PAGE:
Osaka Mayor Toru Hashimoto, who quit Ishin no To (Japan Innovation Party) last week, will form his new national party by the end of October, with 12 Ishin Diet members based in Osaka expected to join, media reports said Sunday.

Members who will join the new party will hold a news conference on Oct. 1 and will encourage other Diet members to follow them and join by Oct. 20, the reports said, quoting unnamed party sources.

Hashimoto made the proposal during a meeting with Osaka-based Diet members at a hotel in the city of Izumisano on Saturday. No objections were raised, the reports said.

Ishin no To, the nation’s second-largest opposition party, currently has 51 Diet members, including the 12 Osaka-based lawmakers.

On Thursday, Hashimoto sent an email to all Ishin Diet members, urging them to avoid dividing the party due to an internal struggle between Osaka-based and Tokyo-based Diet members.

But later the same day, Hashimoto told Osaka-based Diet members that he will form a new national party based on Osaka Ishin no Kai, Hashimoto’s local party now consisting of members from the Osaka municipal and prefectural assemblies.

Hashimoto, who stepped down from Ishin no To on Thursday, is still president of Osaka Ishin no Kai, and Osaka Gov. Ichiro Matsui serves as secretary-general.

All 12 Ishin no To Diet members based in Osaka are now expected to leave the party and join Osaka Ishin no Kai, which Hashimoto envisions will be transformed into a national party.

During a speech delivered Saturday on a street in Hirakata, Osaka Prefecture, Hashimoto said Osaka Ishin no Kai will field many candidates for the Diet in areas “from Hokkaido to Kyushu” in a next election, according to Kyodo News.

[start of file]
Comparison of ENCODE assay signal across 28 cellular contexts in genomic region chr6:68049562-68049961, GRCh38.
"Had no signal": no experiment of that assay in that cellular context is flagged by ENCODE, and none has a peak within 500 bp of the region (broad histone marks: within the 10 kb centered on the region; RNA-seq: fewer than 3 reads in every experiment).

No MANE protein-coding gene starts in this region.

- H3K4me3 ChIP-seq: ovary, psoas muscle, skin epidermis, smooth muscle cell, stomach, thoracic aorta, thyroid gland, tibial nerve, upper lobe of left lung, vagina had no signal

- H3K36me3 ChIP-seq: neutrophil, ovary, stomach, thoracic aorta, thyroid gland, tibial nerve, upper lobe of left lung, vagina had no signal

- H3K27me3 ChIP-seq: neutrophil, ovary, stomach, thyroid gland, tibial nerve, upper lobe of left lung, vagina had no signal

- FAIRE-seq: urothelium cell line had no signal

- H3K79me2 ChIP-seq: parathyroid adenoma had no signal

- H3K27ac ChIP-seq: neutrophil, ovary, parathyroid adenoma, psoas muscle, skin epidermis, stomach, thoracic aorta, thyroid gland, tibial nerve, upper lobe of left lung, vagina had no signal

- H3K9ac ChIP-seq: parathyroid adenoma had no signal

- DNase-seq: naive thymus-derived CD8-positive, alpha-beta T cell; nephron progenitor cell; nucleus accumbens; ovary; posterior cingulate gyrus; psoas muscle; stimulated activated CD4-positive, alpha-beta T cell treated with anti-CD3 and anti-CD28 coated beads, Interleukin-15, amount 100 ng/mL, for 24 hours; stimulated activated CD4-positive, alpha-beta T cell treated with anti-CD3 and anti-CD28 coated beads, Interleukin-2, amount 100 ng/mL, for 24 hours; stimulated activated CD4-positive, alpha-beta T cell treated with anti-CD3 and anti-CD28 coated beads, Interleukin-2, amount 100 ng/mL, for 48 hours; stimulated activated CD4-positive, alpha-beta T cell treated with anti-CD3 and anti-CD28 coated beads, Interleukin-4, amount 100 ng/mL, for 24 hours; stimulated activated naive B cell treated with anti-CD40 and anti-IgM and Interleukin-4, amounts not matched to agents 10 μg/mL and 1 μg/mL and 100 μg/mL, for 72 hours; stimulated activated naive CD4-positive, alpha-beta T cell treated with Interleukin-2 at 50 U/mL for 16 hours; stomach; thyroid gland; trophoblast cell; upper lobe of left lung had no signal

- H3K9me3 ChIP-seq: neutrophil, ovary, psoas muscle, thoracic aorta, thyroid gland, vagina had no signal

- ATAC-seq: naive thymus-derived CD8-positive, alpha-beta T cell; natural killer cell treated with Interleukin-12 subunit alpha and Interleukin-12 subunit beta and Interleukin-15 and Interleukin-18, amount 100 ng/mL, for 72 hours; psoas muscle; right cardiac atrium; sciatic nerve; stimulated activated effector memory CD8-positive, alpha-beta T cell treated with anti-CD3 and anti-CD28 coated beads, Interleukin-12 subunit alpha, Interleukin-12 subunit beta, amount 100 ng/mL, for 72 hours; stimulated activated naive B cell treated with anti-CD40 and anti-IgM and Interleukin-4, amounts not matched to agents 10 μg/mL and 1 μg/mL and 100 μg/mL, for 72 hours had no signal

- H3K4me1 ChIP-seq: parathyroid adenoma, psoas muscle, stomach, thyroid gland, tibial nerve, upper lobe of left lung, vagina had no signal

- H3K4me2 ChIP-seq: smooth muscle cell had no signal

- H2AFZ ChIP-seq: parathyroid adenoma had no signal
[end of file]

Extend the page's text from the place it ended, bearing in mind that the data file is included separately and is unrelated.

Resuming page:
If many Osaka Ishin no Kai members are successful in being elected in next summer’s Upper House election, it will give momentum to Prime Minister Shinzo Abe’s drive to revise the postwar Constitution.

To initiate a national referendum to revise any article of the Constitution, support of two-thirds or more of the lawmakers in both the upper and lower chambers is required. Hashimoto has said he is willing to cooperate with Abe in revising the Constitution.

Meanwhile, the looming breakup of Ishin no To will give momentum to Tokyo-based Diet members trying create a big party that would combine opposition lawmakers from various parties, including those from Ishin no To and the Democratic Party of Japan, the largest opposition force.

Ishin no To President Yorihisa Matsuno is a former DPJ member and has strong connections with many key DPJ executives, including DPJ President Katsuya Okada.

A local referendum in May voted down Hashimoto’s key policy proposal to merge and consolidate the Osaka municipal and prefectural governments, which prompted Hashimoto to pledge to retire from politics when his term as Osaka mayor ends on Dec. 18.

But in recent weeks Hashimoto has become politically active again and said his last mission as a politician is to field and support candidates for the Osaka mayoral and gubernatorial elections, set to be held on Nov. 22.

A revised version of the Osaka merger proposal will be a key campaign platform of the two candidates who Hashimoto will back, media reports said.


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